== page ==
Scott, Glenn, A1C

Aircraft Maintenance
 Service Photo   Service Details
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Current Service Status
USAF Veteran
Current/Last Rank
Airman 1st Class
Current/Last Primary AFSC/MOS
42251-Mechanical Accessories and Equipment Repairman
Current/Last AFSC Group
Aircraft Maintenance
Primary Unit
1969-1970, 42251, 8th Tactical Fighter Wing - Wolf Pack
Previously Held AFSC/MOS
42030-Aircraft Accessories Maintenance Helper
42231-Apprentice Mechanical Accessories and Equipment Repairman
Service Years
1966 - 1972
Airman 1st Class

 Official Badges 

 Unofficial Badges 

US Air Force Honorable Discharge Cold War Medal Journeyman Technician

 Military Association Memberships
Chapter 27-National Rifle Association (NRA)
  1970, Disabled American Veterans (DAV), Chapter 27 (Browns Mills, New Jersey)5 - Chap. Page
  1987, -National Rifle Association (NRA)20

 Additional Information
What are you doing now:
Retired. I worked with computers the majority of my career as an Operator,Tele Comm Analyst, and with CAD ( Computer Aided Design). I have been retired as of 2005. I do research in my spare time on the early Southern New Jersey glass industry, where the art of blowing glass by hand began in America. I also collect and study items from the F4 Phantom II fighter aircraft. I was a mechanic on the environmental systems on this plane in SEA at Ubon RTAFB,Thailand in 1969-70. I have a functioning Ejection Seat (minus rocket) out of a Vietnam era Phantom F4D, that I am currently working on.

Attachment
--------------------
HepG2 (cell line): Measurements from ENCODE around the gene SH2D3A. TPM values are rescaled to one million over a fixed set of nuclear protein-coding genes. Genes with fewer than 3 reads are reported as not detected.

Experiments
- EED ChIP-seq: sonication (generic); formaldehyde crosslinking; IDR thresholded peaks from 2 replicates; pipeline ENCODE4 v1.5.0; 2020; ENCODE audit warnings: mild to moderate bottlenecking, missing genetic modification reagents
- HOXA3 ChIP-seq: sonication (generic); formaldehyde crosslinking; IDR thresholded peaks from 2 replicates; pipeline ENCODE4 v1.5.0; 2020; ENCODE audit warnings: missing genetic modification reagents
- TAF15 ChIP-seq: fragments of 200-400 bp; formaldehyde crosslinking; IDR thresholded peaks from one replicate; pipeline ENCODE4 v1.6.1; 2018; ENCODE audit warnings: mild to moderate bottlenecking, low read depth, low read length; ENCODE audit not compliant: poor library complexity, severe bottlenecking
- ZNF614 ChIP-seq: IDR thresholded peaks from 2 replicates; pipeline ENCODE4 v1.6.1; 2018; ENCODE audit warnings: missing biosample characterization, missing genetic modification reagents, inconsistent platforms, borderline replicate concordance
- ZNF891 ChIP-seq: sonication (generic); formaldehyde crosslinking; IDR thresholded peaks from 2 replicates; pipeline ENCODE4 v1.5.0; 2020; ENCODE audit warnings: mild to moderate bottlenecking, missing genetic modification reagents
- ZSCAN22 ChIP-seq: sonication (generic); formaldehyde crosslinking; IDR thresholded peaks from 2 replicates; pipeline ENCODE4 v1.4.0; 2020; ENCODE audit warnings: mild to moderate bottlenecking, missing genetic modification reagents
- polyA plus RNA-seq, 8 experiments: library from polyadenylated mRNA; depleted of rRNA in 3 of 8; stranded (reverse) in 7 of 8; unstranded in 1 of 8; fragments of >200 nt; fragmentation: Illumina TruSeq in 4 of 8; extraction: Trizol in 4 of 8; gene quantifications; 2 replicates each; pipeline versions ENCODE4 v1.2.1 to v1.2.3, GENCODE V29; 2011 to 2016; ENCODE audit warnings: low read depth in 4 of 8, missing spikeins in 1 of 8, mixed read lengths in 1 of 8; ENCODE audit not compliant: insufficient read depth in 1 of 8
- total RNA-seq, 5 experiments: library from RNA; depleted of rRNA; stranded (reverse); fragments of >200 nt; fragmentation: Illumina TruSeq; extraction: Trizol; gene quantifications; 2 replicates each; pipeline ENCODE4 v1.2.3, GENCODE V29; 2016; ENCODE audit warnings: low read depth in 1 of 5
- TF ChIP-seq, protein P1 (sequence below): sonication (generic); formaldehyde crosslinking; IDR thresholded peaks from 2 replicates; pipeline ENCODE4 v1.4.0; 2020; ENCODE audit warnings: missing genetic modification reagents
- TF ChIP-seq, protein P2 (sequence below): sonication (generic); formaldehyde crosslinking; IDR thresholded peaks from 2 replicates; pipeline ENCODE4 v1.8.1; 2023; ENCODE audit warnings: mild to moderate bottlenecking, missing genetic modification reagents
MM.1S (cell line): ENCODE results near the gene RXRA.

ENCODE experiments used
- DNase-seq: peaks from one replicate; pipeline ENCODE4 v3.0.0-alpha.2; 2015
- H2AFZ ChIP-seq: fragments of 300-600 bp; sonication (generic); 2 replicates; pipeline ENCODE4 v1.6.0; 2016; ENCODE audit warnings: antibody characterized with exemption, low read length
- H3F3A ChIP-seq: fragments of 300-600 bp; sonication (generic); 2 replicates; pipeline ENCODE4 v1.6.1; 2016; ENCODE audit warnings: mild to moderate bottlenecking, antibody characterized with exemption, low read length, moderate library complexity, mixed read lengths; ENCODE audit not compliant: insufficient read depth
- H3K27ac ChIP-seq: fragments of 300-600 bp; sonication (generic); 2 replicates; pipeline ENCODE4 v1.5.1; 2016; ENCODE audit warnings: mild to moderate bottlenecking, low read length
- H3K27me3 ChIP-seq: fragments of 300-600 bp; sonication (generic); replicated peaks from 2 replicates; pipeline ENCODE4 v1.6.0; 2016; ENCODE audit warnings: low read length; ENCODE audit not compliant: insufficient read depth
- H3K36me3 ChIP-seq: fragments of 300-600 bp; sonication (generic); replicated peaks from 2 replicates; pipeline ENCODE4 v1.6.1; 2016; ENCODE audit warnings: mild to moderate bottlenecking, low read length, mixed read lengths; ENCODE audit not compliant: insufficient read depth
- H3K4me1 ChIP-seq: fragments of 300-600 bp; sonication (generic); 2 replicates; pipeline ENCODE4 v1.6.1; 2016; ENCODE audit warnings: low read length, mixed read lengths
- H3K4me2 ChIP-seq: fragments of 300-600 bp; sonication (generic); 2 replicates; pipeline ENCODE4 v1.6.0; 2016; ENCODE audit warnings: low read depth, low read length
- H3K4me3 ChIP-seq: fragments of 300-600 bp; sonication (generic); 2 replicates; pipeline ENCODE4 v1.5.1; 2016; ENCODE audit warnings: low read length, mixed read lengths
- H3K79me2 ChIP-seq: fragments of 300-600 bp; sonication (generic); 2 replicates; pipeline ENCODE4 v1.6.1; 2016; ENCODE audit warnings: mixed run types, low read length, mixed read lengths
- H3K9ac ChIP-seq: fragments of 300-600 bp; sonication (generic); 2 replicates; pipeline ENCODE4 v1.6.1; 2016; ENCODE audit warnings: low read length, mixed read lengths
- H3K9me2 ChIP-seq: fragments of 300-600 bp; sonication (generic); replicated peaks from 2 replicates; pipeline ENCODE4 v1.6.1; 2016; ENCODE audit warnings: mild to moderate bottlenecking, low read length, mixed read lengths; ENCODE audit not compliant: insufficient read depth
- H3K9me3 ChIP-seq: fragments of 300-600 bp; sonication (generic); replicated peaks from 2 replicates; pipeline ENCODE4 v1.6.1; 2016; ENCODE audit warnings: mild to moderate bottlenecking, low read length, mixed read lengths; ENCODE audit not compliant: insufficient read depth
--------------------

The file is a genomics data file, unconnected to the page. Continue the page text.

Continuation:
Other Comments:
Not Specified
 Photo Album   (More...

Vietnam War
Start Year
End Year

Overview of the Vietnam War

Vietnam was the longest war in American history and the most unpopular American war of the 20th century. It resulted in nearly 60,000 American deaths and in an estimated 2 million Vietnamese deaths. Even today, many Americans still ask whether the American effort in Vietnam was a sin, a blunder, a necessary war, or whether it was a noble cause, or an idealistic, if failed, effort to protect the South Vietnamese from totalitarian government.


Between 1945 and 1954, the Vietnamese waged an anti-colonial war against France, which received $2.6 billion in financial support from the United States. The French defeat at the Dien Bien Phu was followed by a peace conference in Geneva. As a result of the conference, Laos, Cambodia, and Vietnam received their independence, and Vietnam was temporarily divided between an anti-Communist South and a Communist North. In 1956, South Vietnam, with American backing, refused to hold unification elections. By 1958, Communist-led guerrillas, known as the Viet Cong, had begun to battle the South Vietnamese government.

To support the South's government, the United States sent in 2,000 military advisors--a number that grew to 16,300 in 1963. The military condition deteriorated, and by 1963, South Vietnam had lost the fertile Mekong Delta to the Viet Cong. In 1965, President Lyndon Johnson escalated the war, commencing air strikes on North Vietnam and committing ground forces--which numbered 536,000 in 1968. The 1968 Tet Offensive by the North Vietnamese turned many Americans against the war.